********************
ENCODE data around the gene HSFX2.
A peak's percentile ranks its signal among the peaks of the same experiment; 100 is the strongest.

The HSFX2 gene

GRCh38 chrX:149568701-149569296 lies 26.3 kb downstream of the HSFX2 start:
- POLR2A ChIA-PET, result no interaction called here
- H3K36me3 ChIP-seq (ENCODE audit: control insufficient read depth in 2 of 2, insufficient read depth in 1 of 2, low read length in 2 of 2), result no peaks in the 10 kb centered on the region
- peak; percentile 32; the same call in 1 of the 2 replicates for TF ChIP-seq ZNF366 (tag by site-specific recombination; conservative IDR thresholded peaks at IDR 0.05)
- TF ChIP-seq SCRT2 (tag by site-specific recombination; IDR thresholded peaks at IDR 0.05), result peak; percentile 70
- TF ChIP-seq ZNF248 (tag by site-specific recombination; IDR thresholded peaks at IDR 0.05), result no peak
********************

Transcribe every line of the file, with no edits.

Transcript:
ENCODE data around the gene HSFX2.
A peak's percentile ranks its signal among the peaks of the same experiment; 100 is the strongest.

The HSFX2 gene

GRCh38 chrX:149568701-149569296 lies 26.3 kb downstream of the HSFX2 start:
- POLR2A ChIA-PET, result no interaction called here
- H3K36me3 ChIP-seq (ENCODE audit: control insufficient read depth in 2 of 2, insufficient read depth in 1 of 2, low read length in 2 of 2), result no peaks in the 10 kb centered on the region
- peak; percentile 32; the same call in 1 of the 2 replicates for TF ChIP-seq ZNF366 (tag by site-specific recombination; conservative IDR thresholded peaks at IDR 0.05)
- TF ChIP-seq SCRT2 (tag by site-specific recombination; IDR thresholded peaks at IDR 0.05), result peak; percentile 70
- TF ChIP-seq ZNF248 (tag by site-specific recombination; IDR thresholded peaks at IDR 0.05), result no peak